Report: Ben Zobrist’s price tag is currently four years, $60 million

Ben Zobrist
AP Photo/Charlie Riedel
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Ben Zobrist will turn 35 years old early next summer, but that doesn’t seem to be putting too much of a dent in his free agent value.

According to Jeff Passan of Yahoo Sports, the “sense among interested teams” is that Zobrist’s price is currently hovering around four years, $60 million and it “may go higher.”

There was a report from FOX Sports’ Ken Rosenthal on Sunday stating that the Mets have made Zobrist their “No. 1” offseason target, and over a dozen other clubs have linked to him since the World Series ended. That’s the kind of attention you command when you can both hit — Zobrist posted an .809 OPS (120 OPS+) in 2015 — and also cover a range of positions defensively.

He makes sense for just about any club looking to contend in the coming seasons.

Wilin Rosario elects to become free agent

Wilin Rosario
AP Photo/Lenny Ignelzi
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Wilin Rosario was designated for assignment by the Rockies late last month. Now, according to Thomas Harding of, the 26-year-old former National League Rookie of the Year vote-getter has elected to become a free agent.

Rosario is a bad defensive catcher and wasn’t much better when the Rockies tried him at first base, but he should draw some interest from American League teams looking for a bench bat and part-time DH.

Rosario slugged 28 home runs for the Rockies in 2012 and he’s averaged 26 home runs for every 162 games over the course of his five-year major league career.

He boasts a .319/.356/.604 career batting line against left-handed pitching.

Orioles acquire Mark Trumbo from Mariners for Steve Clevenger

Mark Trumbo
AP Photo/Joe Nicholson

As first reported by Bob Dutton of the Tacoma Tribune and now confirmed by CBS Sports’ Jon Heyman, the Mariners have traded first baseman and corner outfielder Mark Trumbo to the Orioles in exchange for catcher and first baseman Steve Clevenger. There is also a second player headed to Baltimore in the deal.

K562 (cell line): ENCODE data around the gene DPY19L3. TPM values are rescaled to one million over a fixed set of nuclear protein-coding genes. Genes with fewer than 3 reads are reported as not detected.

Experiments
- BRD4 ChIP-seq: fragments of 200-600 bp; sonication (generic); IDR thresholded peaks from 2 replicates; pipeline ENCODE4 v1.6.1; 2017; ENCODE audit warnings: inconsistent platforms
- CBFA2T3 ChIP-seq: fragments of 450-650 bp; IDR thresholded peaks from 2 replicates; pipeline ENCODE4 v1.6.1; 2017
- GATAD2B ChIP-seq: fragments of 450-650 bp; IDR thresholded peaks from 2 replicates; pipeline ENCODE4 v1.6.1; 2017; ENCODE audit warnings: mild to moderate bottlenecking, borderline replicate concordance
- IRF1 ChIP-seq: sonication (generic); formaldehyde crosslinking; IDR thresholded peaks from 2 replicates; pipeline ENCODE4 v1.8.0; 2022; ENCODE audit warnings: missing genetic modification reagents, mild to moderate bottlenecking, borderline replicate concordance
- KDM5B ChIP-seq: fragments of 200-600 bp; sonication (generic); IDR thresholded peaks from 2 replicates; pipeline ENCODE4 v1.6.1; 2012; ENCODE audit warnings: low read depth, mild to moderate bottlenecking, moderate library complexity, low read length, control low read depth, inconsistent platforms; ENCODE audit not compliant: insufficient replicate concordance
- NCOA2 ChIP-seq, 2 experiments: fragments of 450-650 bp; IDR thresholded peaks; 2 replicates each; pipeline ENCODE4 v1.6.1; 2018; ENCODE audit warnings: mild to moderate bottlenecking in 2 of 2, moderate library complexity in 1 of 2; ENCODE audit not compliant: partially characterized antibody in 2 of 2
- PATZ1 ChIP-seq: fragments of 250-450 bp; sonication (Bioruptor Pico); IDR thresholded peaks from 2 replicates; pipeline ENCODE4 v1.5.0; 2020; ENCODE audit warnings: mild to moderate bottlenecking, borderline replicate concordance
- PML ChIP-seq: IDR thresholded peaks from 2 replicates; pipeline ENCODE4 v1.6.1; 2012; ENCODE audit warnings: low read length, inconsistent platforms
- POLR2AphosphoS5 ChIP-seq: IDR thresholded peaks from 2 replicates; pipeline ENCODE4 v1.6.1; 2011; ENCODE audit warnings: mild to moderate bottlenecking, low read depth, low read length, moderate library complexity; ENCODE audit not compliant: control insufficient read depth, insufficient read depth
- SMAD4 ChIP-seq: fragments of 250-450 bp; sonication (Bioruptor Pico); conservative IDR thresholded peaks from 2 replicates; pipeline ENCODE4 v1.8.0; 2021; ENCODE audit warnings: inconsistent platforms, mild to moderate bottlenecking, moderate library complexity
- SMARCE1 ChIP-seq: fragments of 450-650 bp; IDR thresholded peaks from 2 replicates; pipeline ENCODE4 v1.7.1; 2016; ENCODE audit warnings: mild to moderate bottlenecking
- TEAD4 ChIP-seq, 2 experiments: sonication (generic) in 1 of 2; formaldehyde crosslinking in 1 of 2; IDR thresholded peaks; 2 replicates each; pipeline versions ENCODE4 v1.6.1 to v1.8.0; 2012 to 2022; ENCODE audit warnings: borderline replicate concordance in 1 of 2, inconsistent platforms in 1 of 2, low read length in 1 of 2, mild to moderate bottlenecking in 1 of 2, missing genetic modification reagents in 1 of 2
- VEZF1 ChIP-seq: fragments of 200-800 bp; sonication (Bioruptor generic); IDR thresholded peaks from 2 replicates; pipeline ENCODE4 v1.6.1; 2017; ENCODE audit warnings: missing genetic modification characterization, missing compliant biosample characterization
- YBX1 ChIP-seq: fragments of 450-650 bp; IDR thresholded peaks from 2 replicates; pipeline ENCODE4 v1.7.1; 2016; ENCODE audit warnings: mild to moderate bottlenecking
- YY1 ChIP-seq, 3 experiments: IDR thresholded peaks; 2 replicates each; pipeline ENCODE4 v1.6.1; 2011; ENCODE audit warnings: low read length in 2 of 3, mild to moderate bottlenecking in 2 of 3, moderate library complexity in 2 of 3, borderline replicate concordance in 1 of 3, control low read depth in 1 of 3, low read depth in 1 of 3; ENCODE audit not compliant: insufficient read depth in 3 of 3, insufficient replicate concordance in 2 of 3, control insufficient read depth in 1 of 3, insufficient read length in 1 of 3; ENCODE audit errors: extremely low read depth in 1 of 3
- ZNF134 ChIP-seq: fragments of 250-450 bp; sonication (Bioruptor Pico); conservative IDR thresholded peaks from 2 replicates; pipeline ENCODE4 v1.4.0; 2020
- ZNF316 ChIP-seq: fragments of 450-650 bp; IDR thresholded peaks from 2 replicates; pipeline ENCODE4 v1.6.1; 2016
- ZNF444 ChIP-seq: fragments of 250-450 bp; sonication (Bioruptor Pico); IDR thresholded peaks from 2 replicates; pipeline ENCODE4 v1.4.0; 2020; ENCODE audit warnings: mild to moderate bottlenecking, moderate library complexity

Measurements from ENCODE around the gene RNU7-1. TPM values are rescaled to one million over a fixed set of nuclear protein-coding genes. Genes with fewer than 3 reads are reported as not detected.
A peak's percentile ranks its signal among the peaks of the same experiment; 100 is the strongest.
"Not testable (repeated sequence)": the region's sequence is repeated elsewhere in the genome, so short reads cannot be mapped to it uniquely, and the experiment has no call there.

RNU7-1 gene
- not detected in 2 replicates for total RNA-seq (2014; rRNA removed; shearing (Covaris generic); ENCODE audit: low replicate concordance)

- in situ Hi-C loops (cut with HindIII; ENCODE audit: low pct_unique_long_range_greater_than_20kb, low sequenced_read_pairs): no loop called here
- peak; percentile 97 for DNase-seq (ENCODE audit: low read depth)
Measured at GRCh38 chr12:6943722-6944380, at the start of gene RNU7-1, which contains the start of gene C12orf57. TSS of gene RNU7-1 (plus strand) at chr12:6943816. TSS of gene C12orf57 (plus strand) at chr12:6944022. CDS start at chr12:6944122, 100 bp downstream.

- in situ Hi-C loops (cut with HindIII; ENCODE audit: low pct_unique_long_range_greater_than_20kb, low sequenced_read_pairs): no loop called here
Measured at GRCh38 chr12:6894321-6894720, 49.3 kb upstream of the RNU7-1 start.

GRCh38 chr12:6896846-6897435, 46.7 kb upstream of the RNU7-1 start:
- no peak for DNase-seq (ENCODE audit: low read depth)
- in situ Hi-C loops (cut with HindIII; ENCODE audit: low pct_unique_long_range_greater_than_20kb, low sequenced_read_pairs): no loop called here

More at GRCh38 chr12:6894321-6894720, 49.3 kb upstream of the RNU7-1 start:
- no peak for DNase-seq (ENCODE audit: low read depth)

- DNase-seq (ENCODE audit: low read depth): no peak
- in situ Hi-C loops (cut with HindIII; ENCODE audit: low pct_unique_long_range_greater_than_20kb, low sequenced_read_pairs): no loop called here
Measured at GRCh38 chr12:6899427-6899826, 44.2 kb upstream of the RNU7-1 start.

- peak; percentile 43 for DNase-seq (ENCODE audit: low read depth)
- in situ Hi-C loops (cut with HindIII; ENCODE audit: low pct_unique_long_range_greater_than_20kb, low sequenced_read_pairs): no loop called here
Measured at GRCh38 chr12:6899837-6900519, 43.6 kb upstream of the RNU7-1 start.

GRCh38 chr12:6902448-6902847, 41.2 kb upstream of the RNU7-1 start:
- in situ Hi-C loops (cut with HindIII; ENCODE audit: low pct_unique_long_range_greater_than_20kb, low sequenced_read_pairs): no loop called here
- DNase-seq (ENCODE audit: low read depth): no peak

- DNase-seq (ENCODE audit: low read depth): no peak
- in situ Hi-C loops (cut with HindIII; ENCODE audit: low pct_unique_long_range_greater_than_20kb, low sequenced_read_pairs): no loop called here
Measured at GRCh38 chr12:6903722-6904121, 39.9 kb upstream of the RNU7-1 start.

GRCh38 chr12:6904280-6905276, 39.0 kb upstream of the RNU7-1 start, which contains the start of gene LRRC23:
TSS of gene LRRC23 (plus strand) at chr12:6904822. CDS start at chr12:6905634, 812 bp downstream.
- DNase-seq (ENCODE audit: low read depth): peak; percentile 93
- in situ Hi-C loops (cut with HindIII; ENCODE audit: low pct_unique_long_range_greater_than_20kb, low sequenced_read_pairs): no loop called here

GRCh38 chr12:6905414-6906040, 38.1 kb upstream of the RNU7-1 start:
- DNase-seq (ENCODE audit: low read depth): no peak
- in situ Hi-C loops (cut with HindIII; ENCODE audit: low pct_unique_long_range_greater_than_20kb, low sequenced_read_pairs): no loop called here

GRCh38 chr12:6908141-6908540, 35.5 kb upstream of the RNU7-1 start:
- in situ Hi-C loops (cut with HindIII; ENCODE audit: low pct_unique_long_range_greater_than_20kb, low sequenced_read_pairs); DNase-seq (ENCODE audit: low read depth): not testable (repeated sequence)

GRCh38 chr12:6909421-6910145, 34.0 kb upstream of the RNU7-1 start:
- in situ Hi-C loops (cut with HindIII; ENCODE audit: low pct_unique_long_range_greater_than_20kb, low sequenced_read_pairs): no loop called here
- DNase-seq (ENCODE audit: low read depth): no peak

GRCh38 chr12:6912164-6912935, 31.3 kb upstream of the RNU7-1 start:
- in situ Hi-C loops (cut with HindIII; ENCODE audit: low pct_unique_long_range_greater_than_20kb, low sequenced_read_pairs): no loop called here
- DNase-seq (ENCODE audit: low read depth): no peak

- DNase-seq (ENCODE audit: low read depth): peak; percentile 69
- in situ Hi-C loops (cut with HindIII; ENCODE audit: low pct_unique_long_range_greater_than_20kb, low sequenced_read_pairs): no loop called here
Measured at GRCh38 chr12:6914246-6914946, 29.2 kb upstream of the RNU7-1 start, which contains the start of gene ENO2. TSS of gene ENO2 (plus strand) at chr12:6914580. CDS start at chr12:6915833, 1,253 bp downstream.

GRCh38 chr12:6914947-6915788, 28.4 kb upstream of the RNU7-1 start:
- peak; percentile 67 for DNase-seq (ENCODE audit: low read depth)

This feels like an admission from the O’s that they’re not going to be able to re-sign Chris Davis, who is said to be looking for more than $150 million in free agency.

Clevenger was out of options and the Orioles have both Matt Wieters and Caleb Joseph coming back at the catcher position. Wieters was due to become a free agent but accepted a one-year, $15.8 million qualifying offer from Baltimore last month.

Trumbo has always been a low-OBP guy and he rates as a poor defender everywhere he has played, but the 29-year-old has averaged 31 homers and 96 RBI for every 162 games in his six-year major league career. Camden Yards is a much better place than Safeco Field for him to show that power.

Cardinals finished runner-up to Red Sox in David Price sweepstakes

David Price
AP Photo/Orlin Wagner

These kind of after-the-ink-has-dried reports have to be taken with a grain of salt for a variety of reasons, but they’re fantastic conversation-starters …

Bob Nightengale of USA Today says the Cardinals “finished runner-up” to the Red Sox in the bidding for free agent left-hander David Price, who signed with Boston on Monday for a record seven years and $217 million.

There were reports early on that the Red Sox were going to have to overpay on Price because he wanted to either stay in Toronto or make the move to the more pitcher-friendly National League. And maybe they did go significantly above and beyond the next-best offer to land him.

But the report from Nightengale serves as an indication that the Cardinals are ready and willing to spend big money ahead of next week’s Winter Meetings in Nashville. Does that chunk of change now get directed toward Jason Heyward? Or might the Cardinals pounce one of the falling dominos in this still-loaded starting pitching market? What about both?

St. Louis lost Lance Lynn to Tommy John surgery last month and both Carlos Martinez and Michael Wacha carry some injury concerns into 2016. There’s money to spend there with a new billion-dollar local television deal about ready to kick in.